For many arts nonprofits the size of About Face and the House, unfortunately, working week to week is their reality. Smaller companies without payroll or other fixed expenses can more easily roll with the punches; institutions the size of Steppenwolf or Goodman have deep-pocketed donors and budgets large enough to survive economic hiccups. (As Chicago magazine accounted last month in its salary report, the 300 grand that’s life or death for companies like About Face is equal to or less than the individual annual compensation of Goodman’s Robert Falls and Chicago Shakespeare’s Barbara Gaines.)
Midlevel companies with budgets between $250,000 and $1 million are the most at risk, the League reports; 70 percent of Chicago companies of that size report decreased ticket sales, with nearly as many lagging in contributed income.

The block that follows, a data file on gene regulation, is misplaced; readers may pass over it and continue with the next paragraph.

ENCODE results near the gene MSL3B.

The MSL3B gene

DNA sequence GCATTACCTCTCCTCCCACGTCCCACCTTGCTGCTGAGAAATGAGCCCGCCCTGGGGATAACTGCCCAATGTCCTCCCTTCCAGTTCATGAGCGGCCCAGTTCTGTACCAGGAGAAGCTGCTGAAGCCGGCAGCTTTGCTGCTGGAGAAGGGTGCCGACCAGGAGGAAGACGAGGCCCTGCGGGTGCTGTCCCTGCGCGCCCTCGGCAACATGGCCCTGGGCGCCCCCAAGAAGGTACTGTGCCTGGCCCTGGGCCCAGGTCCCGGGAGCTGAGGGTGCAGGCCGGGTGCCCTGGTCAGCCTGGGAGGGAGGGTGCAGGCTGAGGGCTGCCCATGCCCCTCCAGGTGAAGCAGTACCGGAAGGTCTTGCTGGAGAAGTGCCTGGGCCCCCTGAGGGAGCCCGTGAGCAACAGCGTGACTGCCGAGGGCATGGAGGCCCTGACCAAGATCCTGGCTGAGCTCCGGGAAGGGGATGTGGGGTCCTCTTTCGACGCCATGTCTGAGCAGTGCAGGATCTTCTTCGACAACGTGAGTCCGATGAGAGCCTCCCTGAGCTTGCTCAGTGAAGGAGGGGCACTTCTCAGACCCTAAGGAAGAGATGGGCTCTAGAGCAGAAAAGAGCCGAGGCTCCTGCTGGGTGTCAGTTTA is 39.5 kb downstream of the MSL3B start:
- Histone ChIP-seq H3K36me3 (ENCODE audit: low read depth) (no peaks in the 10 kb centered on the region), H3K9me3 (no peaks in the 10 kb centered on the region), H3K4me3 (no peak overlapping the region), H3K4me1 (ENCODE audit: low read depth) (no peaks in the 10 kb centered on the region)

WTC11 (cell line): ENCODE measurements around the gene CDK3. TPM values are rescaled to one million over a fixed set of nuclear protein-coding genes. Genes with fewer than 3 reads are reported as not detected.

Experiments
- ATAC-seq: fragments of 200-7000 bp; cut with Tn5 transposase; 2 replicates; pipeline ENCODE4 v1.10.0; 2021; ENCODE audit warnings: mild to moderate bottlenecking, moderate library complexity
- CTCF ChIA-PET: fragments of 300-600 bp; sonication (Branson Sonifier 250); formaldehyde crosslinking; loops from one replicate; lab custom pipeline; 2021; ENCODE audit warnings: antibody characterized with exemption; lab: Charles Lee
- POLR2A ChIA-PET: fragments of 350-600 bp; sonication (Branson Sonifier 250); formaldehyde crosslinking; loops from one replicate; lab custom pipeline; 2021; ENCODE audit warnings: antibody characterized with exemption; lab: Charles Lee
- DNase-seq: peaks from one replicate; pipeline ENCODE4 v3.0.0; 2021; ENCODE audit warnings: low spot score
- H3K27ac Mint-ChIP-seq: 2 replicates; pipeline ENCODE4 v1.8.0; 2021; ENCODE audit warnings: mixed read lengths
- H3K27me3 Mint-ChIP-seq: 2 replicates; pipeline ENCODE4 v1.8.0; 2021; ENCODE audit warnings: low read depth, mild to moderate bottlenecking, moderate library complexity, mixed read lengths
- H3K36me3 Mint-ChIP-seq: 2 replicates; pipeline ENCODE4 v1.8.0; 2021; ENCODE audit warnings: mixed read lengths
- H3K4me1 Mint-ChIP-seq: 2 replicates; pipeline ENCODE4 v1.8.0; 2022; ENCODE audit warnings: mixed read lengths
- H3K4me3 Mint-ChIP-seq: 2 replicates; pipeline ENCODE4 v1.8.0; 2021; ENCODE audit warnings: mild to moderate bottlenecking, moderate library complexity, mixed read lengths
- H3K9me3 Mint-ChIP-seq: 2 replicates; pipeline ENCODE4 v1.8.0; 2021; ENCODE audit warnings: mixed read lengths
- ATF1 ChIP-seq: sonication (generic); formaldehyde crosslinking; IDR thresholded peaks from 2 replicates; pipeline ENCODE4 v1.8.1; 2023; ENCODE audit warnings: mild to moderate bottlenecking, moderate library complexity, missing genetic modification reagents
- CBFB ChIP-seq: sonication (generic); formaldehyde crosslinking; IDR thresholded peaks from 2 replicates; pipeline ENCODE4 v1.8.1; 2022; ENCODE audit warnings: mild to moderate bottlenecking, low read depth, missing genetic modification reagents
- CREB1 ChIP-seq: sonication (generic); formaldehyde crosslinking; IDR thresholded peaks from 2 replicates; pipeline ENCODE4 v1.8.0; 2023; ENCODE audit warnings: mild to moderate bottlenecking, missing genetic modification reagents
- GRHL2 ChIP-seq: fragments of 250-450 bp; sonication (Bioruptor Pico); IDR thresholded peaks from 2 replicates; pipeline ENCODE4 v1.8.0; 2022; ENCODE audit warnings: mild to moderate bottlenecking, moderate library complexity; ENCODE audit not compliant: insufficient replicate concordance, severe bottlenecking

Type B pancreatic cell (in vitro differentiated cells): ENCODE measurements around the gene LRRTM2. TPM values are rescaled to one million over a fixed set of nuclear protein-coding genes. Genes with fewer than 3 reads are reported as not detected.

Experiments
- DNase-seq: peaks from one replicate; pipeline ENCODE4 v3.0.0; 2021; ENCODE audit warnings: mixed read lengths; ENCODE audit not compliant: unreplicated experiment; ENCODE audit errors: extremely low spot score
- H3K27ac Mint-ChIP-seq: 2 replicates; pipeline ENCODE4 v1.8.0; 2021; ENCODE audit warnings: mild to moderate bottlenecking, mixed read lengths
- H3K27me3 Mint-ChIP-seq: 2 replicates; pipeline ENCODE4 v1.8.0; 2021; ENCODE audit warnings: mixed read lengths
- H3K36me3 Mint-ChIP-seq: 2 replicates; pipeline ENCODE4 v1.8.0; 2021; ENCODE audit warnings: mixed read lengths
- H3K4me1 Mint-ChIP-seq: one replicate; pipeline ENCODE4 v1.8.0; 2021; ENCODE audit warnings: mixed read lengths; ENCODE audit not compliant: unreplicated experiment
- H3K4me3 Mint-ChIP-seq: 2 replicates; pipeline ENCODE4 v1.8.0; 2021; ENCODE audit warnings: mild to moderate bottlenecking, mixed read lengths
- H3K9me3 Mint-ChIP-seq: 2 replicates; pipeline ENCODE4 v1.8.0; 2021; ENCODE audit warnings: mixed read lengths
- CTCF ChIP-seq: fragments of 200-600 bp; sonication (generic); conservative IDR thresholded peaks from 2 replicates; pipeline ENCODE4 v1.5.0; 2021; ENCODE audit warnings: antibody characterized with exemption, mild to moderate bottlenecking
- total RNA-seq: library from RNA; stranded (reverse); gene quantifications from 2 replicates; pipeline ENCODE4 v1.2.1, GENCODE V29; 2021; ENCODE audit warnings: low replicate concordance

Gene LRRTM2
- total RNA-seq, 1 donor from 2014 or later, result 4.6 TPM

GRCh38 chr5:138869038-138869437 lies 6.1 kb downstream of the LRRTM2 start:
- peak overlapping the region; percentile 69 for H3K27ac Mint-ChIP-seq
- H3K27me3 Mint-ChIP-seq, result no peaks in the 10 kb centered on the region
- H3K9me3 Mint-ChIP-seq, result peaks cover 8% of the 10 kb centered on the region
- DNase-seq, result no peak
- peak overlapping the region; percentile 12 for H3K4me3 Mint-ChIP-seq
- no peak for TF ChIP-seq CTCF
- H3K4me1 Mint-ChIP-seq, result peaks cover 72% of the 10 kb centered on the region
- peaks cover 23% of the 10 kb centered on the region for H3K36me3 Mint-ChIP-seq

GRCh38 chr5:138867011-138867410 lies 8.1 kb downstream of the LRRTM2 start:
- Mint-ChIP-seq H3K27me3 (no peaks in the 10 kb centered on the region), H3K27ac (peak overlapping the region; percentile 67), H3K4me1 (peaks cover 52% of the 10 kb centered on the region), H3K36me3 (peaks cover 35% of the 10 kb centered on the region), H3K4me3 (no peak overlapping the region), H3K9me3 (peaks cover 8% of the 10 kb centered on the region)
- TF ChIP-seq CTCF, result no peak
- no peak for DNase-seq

Many theaters this size, particularly in Chicago, also face the challenges of itinerancy; producing in varying spaces can make fund-raising needs unpredictable. And many organizations at these levels don’t have much room for error in their budgets. “It’s common for a lot of theaters to only have two or three payrolls in their cash flow,” says arts marketing and development consultant Adam Thurman, who blogs about the nonprofit arts. “If they have a surplus, rather than set it aside, they roll it into next year’s budget and increase line items: hire more actors, increase staff pay. I understand that, but then something like [the downturn] happens. Then what?”
Monday, March 09, 2009
The Red Zone
In an article in TimeOut Chicago, Kris Vire outlines the theatre companies sitting on the faultlines: